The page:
By John Ippolito, PAg, Regional Crop Specialist, Kindersley
We are already half way through the growing season, but there are still some decisions that may have to be made in the next few weeks. These surround crop pests that are either just coming on to the scene or where risks are changing because of environmental conditions. The most common of these are insects, such as wheat midge and bertha armyworm, and diseases, such as fusarium head blight and sclerotinia.
There are provincial risk assessments done on both wheat midge and bertha armyworm that are updated regularly to indicate regional risk of these insects occurring. In the case of wheat midge producers can refer to the Prairie Pest Monitoring Blog for a snapshot of emergence of wheat midge adults based on growing degree days. The map to be used is the Growing Degree Map base 5 degrees. Wheat midge adults start emergence at approximately 650 growing degree days. This map can be used as an indicator of whether your crop is at risk depending on its staging in relation to predicted adult emergence.
There are a number of co-operators around the province that maintain traps and submit adult bertha armyworm moth counts on a weekly basis starting in mid-June. These counts are reported to the public in the form of a provincial map. Areas that are shown to have cumulative moth counts of 600 or more may be at risk of crop damage that warrants control measures.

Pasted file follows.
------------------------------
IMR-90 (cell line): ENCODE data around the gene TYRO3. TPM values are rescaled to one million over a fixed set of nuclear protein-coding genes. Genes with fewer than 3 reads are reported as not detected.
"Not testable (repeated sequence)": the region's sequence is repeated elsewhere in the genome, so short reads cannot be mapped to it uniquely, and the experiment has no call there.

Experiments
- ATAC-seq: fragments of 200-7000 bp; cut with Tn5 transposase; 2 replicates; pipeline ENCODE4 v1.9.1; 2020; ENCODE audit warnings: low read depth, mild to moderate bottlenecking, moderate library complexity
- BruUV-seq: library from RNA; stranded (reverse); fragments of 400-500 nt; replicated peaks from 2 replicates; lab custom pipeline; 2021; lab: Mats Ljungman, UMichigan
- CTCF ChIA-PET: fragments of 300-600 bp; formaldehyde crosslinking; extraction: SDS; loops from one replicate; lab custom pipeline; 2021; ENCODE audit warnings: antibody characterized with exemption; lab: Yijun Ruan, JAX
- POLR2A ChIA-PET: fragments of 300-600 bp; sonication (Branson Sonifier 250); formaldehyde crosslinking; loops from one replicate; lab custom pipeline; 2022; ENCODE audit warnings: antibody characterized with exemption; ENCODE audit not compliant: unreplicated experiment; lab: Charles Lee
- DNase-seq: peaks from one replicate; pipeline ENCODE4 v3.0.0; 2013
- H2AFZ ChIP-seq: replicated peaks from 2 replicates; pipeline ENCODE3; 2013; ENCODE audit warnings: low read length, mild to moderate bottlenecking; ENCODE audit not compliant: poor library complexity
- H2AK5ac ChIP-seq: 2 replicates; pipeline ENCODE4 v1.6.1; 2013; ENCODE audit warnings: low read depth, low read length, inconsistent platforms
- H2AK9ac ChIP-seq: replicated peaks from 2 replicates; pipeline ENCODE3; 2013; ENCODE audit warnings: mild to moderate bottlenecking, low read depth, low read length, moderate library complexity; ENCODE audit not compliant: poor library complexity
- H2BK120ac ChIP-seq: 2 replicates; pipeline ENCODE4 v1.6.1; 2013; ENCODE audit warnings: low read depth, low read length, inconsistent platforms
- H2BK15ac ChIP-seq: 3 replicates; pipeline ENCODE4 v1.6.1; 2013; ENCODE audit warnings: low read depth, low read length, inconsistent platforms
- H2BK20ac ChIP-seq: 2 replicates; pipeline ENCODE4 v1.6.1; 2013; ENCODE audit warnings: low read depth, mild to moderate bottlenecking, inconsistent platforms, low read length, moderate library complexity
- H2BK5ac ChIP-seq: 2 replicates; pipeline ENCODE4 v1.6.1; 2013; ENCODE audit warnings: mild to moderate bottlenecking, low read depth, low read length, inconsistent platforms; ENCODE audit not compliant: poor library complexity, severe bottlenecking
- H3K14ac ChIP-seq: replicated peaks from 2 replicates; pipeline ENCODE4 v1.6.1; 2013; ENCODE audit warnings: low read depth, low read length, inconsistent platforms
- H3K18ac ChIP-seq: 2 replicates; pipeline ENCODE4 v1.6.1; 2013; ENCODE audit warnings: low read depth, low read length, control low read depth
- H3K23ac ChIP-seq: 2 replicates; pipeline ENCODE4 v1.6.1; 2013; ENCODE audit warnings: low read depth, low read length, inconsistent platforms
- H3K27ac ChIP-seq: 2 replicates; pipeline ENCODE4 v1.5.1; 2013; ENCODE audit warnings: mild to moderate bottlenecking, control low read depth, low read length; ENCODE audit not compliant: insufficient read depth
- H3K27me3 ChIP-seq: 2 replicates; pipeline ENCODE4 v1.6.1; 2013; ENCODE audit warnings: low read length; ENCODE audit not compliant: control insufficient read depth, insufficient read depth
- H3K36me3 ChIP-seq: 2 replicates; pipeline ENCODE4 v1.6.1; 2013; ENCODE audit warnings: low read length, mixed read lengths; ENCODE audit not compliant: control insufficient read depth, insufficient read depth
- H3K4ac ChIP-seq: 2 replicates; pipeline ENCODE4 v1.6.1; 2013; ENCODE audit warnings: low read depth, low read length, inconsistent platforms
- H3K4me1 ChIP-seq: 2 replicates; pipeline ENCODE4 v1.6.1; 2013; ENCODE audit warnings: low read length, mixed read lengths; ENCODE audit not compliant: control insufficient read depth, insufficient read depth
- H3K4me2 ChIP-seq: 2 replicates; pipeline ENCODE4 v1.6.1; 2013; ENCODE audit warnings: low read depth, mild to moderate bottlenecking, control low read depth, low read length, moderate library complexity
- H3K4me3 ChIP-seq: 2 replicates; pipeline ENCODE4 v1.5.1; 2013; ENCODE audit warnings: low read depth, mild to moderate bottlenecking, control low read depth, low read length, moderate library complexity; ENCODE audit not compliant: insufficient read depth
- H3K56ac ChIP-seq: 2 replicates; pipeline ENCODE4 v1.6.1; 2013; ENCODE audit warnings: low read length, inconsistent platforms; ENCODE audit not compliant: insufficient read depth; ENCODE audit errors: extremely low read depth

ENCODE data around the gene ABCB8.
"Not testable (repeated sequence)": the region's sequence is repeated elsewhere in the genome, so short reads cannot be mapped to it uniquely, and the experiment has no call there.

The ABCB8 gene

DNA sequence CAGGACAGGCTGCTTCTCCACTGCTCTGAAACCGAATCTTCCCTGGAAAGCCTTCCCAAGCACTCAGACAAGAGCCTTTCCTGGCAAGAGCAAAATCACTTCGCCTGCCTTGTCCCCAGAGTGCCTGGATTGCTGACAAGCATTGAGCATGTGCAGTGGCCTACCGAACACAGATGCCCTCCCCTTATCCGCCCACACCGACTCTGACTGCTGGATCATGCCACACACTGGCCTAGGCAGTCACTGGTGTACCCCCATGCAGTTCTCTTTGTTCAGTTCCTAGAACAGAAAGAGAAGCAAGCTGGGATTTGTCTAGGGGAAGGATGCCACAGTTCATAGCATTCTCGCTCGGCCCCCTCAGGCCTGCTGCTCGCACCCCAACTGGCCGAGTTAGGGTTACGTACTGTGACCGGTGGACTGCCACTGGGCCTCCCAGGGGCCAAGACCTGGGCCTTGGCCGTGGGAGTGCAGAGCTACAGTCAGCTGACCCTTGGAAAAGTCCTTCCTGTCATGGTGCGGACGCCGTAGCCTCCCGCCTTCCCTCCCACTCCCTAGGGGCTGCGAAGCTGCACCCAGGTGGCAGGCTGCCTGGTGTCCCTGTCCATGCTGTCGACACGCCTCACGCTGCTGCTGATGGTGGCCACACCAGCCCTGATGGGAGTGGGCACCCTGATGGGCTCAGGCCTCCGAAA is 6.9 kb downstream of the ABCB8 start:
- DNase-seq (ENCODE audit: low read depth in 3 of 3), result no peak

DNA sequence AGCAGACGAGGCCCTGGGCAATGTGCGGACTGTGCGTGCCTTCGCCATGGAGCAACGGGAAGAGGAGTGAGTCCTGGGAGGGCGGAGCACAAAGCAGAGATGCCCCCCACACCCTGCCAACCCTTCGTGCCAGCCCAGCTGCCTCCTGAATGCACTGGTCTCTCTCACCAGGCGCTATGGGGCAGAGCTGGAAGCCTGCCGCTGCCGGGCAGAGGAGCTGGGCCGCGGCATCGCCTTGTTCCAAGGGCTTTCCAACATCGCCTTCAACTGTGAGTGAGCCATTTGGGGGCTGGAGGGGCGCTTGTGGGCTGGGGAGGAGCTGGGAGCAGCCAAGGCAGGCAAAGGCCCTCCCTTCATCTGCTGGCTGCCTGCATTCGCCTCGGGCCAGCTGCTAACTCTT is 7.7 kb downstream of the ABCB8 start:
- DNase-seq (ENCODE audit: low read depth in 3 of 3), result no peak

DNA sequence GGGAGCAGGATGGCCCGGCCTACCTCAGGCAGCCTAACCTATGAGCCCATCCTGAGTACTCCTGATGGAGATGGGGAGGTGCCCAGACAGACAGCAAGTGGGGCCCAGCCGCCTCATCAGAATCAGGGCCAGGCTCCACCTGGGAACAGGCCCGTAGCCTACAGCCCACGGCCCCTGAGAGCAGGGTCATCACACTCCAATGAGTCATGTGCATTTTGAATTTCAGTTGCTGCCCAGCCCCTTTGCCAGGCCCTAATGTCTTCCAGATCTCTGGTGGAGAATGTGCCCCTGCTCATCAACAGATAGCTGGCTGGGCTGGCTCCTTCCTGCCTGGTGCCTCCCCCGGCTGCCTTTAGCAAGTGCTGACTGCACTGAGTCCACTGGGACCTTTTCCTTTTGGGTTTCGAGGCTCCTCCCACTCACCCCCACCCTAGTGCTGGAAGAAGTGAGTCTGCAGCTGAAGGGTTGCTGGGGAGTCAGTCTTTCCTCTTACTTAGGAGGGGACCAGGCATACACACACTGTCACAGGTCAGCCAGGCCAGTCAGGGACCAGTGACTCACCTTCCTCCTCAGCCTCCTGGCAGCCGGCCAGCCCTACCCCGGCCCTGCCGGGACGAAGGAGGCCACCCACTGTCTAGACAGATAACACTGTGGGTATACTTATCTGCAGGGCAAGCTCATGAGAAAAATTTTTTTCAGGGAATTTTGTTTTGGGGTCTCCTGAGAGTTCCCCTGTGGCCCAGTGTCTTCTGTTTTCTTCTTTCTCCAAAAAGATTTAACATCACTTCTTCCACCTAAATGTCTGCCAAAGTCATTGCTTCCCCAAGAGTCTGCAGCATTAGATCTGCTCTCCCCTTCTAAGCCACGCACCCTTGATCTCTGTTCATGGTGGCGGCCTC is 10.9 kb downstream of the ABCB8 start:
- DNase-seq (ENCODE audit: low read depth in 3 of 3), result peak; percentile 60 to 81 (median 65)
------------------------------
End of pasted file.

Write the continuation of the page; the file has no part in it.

The Saskatchewan Wheat Development Commission maintains a fusarium risk map on their website that can be used as an indicator of fusarium infection risk for wheat crops. The map is created using models that include temperature and/or humidity in the previous few days plus the forecasted weather for the next few days to reflect risk of fusarium infection.
Other diseases such as sclerotinia of canola and anthracnose in lentils do not have the same sort of risk maps, but there are scorecard tools available that can be used in decision making for fungicide application based on weather conditions. These can be found on the Canola Council of Canada and Saskatchewan Pulse Growers websites.
It is important to note these resources are tools to help in decision making. The risk maps in particular are an indicator of risk on a regional or provincial scale, but may not accurately reflect what is happening in an individual field. They may be used to assist in determining the amount of time that may be required for scouting, or whether your crop is beyond the stage of being at risk.
For more information on the use of these tools, contact your Saskatchewan Ministry of Agriculture Regional Crop Specialist.